Can't find it online.
By the middle of the first strophe, I want to punch the Poem Lady directly in the face. Witness:
She is too weak to walk herself; she comes swooningfrom a room thick with the scent of sinister blooms:hellbores, opium poppies, lilac, pallid orchids.
She writes of her weakness, of her wombwhich is connected to the moon by silvery strands,and her sacred suffering self, her sensitivity,her swollen heart, which bleats like a sacrificial lamb.
Barf. (This is not a complaint about the poem; just a complaint about the character of the Poem Lady, whom I'm pretty clearly meant to dislike anyhow.)
There's lots of interesting flower symbolism. (I'm going to do the photo trick again, because I find that it really helps to know what the flowers in poems look like.) So first, flowers that the Poem Lady likes.
According to Wikipedia, there's a legend claiming that hellbore "sprouted in the snow from the tears of a young girl who had no gift to give the Christ child in Bethlehem." This seems completely in keeping with the Poem Lady's character.
Opium poppies, of course, are what you use to drug yourself with. Here is a pretty red one.
I'm not sure what the lilacs are meant to represent. Wikipedia says that they are a symbol of love, and also that they are the state flower of New Hampshire.
I am not sure whether a "pallid orchid" is just an orchid that is pallid, or whether it's the common name of something. (Google suggests the former.) Orchids are delicate, temperamental cultivars, much like the Poem Lady. Here's a Cattleya cultivar. (At my house, I have a Dendrobium hybrid, exact type unknown, which I have managed not to kill for three years. I think it is hardier than the Poem Lady.)
Our narrator brings the Poem Lady "a bouquet of peasant flowers", but "they [turn her] away with curled lips and curses". What's in the bouqet?
First, there's Piss-a-Bed, which I recognise from Griffiths' other poems as a rustic name for dandelion!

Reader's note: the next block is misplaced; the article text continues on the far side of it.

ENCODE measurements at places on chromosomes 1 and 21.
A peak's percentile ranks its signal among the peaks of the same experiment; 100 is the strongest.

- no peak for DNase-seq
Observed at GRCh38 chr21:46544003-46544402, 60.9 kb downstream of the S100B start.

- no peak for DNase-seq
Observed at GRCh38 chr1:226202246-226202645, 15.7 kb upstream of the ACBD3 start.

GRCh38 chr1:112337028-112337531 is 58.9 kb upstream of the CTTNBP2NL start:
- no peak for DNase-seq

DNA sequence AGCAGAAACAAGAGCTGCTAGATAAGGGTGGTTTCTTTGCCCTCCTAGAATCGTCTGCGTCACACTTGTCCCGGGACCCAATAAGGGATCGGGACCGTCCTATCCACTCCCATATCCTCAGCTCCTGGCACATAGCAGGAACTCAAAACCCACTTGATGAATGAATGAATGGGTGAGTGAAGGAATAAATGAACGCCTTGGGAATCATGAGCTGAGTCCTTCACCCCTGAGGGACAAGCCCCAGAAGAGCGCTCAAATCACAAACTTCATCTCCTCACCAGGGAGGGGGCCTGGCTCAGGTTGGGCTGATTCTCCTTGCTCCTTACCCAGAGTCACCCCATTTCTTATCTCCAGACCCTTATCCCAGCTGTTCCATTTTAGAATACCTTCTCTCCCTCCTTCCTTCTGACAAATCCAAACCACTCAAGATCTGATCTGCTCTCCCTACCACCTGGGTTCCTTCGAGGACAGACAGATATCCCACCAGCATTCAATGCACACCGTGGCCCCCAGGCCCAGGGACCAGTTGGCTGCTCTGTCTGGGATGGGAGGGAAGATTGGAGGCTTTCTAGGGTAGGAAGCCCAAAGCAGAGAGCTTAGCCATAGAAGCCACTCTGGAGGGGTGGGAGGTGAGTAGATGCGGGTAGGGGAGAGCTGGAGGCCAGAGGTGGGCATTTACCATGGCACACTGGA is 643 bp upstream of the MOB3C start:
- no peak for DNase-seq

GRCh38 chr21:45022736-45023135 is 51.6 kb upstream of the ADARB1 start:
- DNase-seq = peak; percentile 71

Then, there's Ragged Robin, a marshy plant originally native to England.
And finally, there's corncockle.
The Poem Lady writes "fragrant words", such as:
amaranth, muscatel, damascene, vermillion, amberAmaranth is a useful herb; probably the poem lady is thinking of it in its capacity as an ornamental plant. (You can also eat it, though: yum.) Muscatel is a tasty, fragrant grape. Damascene can be steel, but I think it's more likely that the Poem Lady is thinking of the kind that is silk. Vermillion and amber are colors (a red and a yellow, respectively) named after minerals. All very sensuous words.
Although I love reading about the poem lady and her ridiculous delicacy, and her ornate words, I'm a bit disappointed by the ending of this one. What Griffiths says at the end is already amply clear from the earlier bits of the poem.
O Poem Lady, may we be forgiven if we hymn lifeinstead of celebrating the sickroom. O, help usto wallow in unease and depression and shadowsas we should. For ever and ever, lest poetry die.
I was hoping to see her take it in a new direction, and add some depth to the narrator's alternative to the Poem Lady. I thought the bouquet of peasant flowers a much stronger positive image than the ending, and wished she had built up that aspect of the poem a little bit more.